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I've personally never used a 3D printer, but I have to imagine that the actual "printing" phase is just a tiny part of any project that ultimately involves a 3D printer...so I would suggest you spend plenty of time getting ahold of and working with 3D models with relevant software and get intimately familiar with the editing process, since this is where you'll probably spend most of your time. If you decide this isn't your cup of tea, then all you'll use the printer for is printing models others have already created.
I'm not trying to be a naysayer...I'm just trying to place myself in that situation and figuring out whether I could justify it. Obviously, YMMV.
Remember I have 6 months holiday a year to fill up!
I have Anet E12. It is able to print big parts and works very well for me and I use it a lot. I used it to print some replacement parts for my old car (like inside the cabin door unlock part) and replacement parts for children toys, replacement parts around the house (like chair supports). I find a lot of parts on thingiverse. I just dovnload and print them (check out replacement parts for cars, it's amazing). The parts that I don't find online I drow by myself in "fusion 360" 3D sw.
I keep asking myself: What is my problem, that I want to solve? Do I break my plastic cups on every camping trip, so they need steady replacements? Do I wish to replace the knobs and pushbuttons on my stereo system and other electronics with "designer" alternatives (the designer being yours truly)? Do I regularly develop new board games for myself, that needs tailor made pieces, similar to chess pieces?
No, no and no. Essentially, I'd be curious to have a 3D printer to print 3D objects, sort of like in OO programming: Any object, no specifics, no defined use, not covering any need. Their purpose is to be an object, created on my 3D printer.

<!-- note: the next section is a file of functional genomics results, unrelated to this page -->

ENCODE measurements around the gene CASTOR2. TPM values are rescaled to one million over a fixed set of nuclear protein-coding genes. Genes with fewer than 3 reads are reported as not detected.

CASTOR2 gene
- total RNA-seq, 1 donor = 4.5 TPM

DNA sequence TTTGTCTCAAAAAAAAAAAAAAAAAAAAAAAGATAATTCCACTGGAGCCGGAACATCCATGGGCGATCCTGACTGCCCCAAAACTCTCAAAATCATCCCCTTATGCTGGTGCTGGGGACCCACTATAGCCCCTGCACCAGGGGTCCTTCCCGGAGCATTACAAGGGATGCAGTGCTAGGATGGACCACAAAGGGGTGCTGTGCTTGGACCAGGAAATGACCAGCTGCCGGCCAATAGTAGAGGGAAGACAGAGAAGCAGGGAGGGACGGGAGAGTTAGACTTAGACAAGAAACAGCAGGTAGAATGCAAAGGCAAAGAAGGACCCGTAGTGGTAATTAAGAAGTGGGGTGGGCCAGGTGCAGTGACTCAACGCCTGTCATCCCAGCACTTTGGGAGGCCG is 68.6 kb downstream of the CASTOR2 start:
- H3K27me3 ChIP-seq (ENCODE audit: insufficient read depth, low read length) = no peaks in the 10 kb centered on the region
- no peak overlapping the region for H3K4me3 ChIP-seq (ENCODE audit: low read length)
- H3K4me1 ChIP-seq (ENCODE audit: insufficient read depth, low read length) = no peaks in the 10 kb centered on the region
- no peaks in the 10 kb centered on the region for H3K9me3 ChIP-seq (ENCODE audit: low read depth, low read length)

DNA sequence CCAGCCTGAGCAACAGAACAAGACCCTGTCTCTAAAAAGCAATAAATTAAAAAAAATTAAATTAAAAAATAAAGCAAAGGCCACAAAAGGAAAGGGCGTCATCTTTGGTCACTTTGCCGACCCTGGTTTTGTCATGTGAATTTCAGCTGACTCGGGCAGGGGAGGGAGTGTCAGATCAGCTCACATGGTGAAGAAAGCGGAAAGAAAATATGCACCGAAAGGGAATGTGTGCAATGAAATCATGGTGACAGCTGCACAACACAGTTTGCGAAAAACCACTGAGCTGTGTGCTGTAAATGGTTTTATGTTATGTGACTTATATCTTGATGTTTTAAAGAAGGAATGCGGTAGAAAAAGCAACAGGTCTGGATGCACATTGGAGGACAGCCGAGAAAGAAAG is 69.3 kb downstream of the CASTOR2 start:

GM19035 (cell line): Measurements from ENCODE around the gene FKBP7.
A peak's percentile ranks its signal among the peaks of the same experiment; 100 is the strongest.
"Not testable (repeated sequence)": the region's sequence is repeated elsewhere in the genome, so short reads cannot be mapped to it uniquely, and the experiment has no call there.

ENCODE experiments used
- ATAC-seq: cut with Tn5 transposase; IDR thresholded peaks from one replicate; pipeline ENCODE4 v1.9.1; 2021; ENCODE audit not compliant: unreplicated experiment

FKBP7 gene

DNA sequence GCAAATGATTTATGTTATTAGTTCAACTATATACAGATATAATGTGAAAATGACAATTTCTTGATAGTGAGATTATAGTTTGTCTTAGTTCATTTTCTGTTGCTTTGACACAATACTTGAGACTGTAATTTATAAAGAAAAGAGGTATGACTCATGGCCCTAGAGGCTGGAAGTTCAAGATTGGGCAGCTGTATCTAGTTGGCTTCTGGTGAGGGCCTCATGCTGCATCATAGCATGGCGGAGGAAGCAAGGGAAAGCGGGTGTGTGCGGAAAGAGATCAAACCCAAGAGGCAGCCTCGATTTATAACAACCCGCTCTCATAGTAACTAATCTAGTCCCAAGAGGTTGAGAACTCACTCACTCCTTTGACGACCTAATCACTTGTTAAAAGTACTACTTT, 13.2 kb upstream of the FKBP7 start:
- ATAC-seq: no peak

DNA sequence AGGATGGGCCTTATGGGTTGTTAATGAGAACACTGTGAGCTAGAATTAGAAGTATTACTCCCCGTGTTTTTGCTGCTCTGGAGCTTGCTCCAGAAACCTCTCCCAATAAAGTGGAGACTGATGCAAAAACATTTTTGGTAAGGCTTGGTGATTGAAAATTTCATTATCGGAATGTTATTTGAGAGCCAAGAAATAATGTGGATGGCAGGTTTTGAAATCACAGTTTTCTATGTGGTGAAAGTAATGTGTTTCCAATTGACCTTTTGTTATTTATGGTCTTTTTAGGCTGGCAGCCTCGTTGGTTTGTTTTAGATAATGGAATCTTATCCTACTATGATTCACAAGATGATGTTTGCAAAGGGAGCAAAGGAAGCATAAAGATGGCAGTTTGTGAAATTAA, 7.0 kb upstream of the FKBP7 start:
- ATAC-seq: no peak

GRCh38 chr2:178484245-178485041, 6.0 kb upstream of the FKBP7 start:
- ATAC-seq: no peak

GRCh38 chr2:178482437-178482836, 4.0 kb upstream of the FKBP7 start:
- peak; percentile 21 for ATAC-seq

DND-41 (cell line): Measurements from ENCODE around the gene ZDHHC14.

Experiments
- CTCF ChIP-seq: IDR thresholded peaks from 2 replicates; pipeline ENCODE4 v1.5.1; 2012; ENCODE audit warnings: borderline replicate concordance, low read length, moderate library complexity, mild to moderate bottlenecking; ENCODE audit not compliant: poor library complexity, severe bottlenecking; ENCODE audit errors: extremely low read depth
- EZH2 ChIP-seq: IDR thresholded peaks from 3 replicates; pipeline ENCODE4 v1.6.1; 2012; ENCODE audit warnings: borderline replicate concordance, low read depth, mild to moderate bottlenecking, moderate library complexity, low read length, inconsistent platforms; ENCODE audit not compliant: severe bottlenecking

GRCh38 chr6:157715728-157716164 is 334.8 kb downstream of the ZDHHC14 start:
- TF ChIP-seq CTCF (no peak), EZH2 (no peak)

Before that, I will buy myself a top grade photo printer that can print on heavy stock, on canvas, or superwide panoramas on paper from a roll. Earlier, I was an eager photographer; if I am able to revive that old hobby and start making pictures, I will have a need for such a printer, and I will buy it.
The day I identify a true need for a 3D printer - a problem / task that without much discussion is best solved if I get myself one - then I will buy a 3D printer. Maybe the technology has matured then. It could take ten years before I see a true need. Maybe the techology by then has more than matured, maybe it is dead...
Many of the libraries in my municipality have 3D printers that residents can use for pennies. I was initially quite excited about that, but to date have printed nothing. I too would like to play with a 3D printer, but in the end it would be a tool waiting for a project.
Outside of a dog, a book is a man's best friend; inside of a dog, it's too dark to read. -- Groucho Marx
I'm technical person and I playing with 3d printers for 4 years..(not that I want to show off but to give you a reference to my comments).
First question that you need to ask yourself is how much do you really want to spend on device?
Second is do you like to tinker(as this is your hobby) or you want to have working device right of the box?